Challenging Cases in Rheumatology and Diseases of the Immune System by Massoud Mahmoudi

Challenging Cases in Rheumatology and Diseases of the Immune System by Massoud Mahmoudi

Author:Massoud Mahmoudi
Language: eng
Format: epub
Publisher: Springer New York, New York, NY

Treatment. The treatment begins with high-dose corticosteroids intravenously for 3–5 days such as 500–1,000 mg of methylprednisolone if there is severe dysphagia and/or weakness. For outpatient treatment, begin oral prednisone at 60–80 mg daily (1 mg/kg/day) as a single dose for 2–4 weeks followed by 40 mg daily for 2–4 weeks and then tapering by 10 mg every 2–4 weeks until down to 20 mg daily. Once the patient is at 20 mg daily, then the steroid taper should by slowed by 2.5 mg every 2 weeks until completed. At the same time that the patient begins steroids, an immunosuppressive agent should be started. Standard agents used are methotrexate, azathioprine, and mycophenolate mofetil (off-label). Steroid and immunosuppressant doses should be titrated according to patient response and/or side effects encountered.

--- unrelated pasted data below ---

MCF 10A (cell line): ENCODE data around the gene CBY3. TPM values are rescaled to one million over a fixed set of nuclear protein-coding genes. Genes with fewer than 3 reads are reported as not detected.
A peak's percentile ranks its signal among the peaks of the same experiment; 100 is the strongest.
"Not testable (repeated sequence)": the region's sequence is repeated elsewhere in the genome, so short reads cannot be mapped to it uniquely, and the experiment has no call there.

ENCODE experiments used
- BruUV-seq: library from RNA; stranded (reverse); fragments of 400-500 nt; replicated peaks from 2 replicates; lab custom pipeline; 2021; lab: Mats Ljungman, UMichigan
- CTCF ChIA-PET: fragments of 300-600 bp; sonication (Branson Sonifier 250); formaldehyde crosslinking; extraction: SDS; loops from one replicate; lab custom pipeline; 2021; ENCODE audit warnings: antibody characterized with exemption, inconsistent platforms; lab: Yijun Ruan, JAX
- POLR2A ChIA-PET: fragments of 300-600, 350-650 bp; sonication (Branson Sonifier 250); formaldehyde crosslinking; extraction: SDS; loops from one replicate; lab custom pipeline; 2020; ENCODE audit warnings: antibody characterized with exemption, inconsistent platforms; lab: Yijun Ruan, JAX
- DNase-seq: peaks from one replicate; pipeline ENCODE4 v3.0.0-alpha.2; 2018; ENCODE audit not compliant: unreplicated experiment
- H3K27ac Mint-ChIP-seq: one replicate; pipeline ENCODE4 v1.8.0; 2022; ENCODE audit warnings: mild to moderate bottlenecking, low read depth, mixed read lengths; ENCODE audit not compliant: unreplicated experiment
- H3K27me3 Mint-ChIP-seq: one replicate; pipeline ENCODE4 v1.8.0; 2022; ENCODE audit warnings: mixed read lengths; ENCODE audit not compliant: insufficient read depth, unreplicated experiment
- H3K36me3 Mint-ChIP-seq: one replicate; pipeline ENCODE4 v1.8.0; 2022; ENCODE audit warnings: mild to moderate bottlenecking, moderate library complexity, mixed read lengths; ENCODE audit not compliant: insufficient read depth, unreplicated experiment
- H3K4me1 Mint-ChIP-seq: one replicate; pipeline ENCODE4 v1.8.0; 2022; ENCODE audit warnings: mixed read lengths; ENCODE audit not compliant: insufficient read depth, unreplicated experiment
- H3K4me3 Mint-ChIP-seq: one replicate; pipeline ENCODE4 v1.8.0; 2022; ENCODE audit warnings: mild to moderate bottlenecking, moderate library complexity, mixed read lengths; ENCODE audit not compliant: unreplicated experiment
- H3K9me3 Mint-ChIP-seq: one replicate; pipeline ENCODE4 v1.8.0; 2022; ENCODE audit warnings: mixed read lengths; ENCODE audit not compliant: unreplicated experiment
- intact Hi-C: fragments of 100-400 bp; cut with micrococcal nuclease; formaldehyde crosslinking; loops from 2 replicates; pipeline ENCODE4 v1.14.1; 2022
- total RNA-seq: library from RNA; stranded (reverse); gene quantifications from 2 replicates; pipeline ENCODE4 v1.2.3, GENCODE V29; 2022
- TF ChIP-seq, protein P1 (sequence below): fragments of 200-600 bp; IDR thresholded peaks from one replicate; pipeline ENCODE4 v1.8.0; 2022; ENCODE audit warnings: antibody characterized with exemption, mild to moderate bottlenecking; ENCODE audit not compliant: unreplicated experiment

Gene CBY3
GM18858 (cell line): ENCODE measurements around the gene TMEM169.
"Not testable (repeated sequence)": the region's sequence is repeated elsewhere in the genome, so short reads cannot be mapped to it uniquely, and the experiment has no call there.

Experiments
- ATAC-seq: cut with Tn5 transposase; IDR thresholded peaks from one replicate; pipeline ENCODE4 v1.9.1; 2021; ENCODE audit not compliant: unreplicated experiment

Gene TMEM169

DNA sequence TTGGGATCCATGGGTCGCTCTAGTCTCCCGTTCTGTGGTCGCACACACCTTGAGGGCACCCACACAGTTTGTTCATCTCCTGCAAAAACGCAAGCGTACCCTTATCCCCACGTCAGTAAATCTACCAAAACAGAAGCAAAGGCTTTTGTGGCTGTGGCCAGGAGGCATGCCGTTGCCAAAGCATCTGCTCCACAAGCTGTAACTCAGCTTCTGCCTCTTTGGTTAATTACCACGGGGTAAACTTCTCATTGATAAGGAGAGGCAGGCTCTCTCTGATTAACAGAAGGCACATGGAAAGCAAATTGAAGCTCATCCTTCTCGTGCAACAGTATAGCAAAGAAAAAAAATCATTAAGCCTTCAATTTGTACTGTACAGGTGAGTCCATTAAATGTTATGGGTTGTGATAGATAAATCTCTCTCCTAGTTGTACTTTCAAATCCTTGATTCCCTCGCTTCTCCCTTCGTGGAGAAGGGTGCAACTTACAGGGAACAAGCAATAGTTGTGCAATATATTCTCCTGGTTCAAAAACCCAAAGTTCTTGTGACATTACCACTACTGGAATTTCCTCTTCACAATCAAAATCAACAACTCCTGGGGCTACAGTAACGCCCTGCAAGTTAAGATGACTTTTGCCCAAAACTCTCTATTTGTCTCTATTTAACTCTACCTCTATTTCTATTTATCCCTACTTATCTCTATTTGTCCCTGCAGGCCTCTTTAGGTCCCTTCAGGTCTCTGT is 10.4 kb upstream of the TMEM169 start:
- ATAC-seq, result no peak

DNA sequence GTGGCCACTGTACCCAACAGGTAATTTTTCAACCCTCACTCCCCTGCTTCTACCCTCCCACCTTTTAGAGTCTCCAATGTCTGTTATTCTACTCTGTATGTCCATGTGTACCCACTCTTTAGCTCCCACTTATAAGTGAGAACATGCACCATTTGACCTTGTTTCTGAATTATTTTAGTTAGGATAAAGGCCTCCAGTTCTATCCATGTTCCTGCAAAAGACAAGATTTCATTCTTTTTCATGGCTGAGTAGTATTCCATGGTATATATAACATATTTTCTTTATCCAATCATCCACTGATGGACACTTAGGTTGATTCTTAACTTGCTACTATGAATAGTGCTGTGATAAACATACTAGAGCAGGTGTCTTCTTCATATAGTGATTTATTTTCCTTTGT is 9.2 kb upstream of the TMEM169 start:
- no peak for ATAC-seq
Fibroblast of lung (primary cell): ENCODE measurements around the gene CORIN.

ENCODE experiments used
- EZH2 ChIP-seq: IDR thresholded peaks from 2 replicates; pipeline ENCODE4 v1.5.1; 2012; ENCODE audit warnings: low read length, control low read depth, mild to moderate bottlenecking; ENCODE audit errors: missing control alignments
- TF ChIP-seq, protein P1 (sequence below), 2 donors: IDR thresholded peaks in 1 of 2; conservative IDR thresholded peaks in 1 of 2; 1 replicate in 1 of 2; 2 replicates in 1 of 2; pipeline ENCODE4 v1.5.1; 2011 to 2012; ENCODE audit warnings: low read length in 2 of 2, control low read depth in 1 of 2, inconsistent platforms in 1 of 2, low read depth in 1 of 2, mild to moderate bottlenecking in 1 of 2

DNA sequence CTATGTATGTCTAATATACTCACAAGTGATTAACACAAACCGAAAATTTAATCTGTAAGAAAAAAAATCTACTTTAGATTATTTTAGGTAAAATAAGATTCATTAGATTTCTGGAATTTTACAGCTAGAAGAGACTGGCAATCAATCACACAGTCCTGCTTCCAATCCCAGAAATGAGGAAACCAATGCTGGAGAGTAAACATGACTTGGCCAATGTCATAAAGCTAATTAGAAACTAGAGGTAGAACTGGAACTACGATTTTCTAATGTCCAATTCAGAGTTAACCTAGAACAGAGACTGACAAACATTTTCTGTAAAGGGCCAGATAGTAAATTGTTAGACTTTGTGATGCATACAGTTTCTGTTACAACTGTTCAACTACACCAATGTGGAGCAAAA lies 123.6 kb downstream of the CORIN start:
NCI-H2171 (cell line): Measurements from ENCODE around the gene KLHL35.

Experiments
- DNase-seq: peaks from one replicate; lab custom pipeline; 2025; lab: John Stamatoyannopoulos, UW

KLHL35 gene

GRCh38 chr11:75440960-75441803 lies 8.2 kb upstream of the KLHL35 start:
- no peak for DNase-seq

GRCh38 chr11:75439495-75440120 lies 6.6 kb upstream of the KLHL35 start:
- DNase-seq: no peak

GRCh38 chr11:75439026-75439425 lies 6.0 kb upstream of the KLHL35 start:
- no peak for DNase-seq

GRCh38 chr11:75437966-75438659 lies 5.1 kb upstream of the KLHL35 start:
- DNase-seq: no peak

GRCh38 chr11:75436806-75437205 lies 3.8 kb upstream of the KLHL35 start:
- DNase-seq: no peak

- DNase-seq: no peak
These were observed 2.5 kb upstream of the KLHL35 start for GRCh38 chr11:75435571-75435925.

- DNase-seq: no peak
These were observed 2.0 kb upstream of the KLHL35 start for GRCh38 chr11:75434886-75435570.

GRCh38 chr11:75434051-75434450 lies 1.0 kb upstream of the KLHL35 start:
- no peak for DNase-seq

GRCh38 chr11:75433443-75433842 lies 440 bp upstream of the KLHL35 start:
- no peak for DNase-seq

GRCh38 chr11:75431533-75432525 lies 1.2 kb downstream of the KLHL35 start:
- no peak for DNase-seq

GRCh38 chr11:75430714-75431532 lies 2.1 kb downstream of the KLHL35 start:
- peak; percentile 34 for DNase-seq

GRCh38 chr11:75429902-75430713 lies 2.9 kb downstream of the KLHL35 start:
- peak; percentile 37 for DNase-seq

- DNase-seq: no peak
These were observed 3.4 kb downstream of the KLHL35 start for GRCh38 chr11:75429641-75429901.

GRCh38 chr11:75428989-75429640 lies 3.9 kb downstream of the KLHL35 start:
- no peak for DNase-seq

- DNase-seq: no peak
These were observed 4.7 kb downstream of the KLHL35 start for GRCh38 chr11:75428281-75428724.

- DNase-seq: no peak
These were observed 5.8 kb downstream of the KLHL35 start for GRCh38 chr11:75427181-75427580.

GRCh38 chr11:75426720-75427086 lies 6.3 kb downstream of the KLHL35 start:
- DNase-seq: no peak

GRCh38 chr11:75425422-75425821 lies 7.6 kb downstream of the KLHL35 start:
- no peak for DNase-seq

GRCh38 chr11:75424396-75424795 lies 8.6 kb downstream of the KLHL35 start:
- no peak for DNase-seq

Summary and conclusion. PM is an inflammatory muscle disease that presents with symmetric, proximal muscle weakness without a rash, and elevated muscle enzymes, an abnormal EMG, and distinct histopathologic features involving an endomysial inflammatory infiltrate composed of cytotoxic CD8+ cells invading non-necrotic fibers on muscle biopsy. Myositis-specific autoantibodies are important for defining clinical phenotypes and determining prognosis. Treatment involves high-dose corticosteroids with a taper and an immunosuppressant agent with doses adjusted according to patient response.


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